Researchers at the US National Institutes of Health have closed a clinical trial of AstraZeneca’s non-small cell lung cancer agent, Iressa (gefitinib) early, saying that interim data suggest that the product did not increase survival in the group of patients in question.
The Phase III trial, which was sponsored by the National Cancer Institute, aimed to determine whether maintenance therapy with Iressa (to help keep cancer in control) would improve overall survival and progression-free survival versus placebo in patients with stable or responding disease. The 672 patients had inoperable, stage III NSCLC and already had completed a combined chemotherapy regimen. Detailed results from the study will be presented at the American Society of Clinical Oncology annual meeting next month.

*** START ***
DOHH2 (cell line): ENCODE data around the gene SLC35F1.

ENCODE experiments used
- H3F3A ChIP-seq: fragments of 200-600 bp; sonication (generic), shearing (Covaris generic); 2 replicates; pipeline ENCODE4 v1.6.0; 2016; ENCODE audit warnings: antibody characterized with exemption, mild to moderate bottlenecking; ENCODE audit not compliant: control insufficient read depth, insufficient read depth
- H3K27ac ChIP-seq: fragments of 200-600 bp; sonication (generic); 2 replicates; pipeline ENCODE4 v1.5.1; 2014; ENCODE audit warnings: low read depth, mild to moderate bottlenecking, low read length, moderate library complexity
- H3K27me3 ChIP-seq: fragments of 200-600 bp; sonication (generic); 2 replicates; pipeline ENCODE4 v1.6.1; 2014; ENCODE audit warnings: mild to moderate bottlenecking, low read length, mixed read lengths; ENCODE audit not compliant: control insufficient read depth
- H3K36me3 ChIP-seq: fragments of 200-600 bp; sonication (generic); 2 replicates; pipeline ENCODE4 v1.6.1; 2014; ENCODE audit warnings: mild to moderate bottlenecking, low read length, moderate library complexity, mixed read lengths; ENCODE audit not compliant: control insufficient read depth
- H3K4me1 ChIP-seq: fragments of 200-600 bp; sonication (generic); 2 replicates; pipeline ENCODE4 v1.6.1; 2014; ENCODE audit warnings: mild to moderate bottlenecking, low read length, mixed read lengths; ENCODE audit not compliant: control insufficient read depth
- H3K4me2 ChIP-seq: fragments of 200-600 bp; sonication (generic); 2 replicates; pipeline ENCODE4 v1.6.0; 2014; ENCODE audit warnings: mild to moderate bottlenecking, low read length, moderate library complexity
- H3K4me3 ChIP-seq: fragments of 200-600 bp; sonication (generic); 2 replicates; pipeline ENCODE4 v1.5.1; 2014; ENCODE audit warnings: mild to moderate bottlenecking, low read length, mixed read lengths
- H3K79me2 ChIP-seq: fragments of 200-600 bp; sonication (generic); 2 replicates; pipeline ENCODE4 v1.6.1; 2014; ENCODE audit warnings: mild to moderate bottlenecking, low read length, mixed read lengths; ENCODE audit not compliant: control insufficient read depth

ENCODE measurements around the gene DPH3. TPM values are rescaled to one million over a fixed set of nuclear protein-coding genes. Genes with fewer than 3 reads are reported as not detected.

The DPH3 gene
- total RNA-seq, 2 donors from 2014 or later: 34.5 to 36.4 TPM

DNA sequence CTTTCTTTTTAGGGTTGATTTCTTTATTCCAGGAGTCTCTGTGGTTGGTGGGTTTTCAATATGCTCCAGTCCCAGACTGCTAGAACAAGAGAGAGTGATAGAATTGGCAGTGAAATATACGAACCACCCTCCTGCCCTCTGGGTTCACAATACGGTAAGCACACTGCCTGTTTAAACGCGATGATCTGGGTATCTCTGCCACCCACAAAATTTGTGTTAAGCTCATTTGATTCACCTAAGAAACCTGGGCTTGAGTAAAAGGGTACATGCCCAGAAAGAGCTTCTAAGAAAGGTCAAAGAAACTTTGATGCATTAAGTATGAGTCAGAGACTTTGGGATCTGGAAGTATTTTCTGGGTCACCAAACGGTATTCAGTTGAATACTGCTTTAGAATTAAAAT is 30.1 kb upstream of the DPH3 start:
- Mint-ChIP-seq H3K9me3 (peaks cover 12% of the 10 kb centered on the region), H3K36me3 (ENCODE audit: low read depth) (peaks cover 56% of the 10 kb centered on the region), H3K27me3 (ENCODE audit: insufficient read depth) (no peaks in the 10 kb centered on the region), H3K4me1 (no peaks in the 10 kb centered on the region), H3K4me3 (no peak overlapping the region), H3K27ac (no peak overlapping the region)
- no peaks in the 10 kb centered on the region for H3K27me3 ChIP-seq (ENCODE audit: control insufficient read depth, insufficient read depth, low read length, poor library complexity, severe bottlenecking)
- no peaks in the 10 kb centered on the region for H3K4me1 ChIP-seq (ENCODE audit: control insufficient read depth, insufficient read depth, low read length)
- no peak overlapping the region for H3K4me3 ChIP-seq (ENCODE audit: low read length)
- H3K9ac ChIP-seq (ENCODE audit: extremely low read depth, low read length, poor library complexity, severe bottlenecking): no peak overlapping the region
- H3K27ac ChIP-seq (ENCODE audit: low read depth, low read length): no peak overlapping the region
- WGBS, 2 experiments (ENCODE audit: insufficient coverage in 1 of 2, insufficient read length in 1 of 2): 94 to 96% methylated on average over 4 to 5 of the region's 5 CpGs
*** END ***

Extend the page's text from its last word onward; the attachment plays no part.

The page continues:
“The interim analysis indicates that even with accrual of more patients or with longer follow-up, the [Iressa] arm would not improve survival,” said Laurence Baker, one of the researchers. “Based on the analysis, the use of [Iressa] following chemotherapy and radiation should not be prescribed for this group of patients,” added Scott Saxman who oversees lung cancer clinical trials for the NCI.
AstraZeneca pulled Iressa from the US market late last year after no survival benefit was seen amongst patients taking the drug in a major clinical trial [[20/12/04b]]. The firm also withdrew the product’s European filing [[05/01/05a]].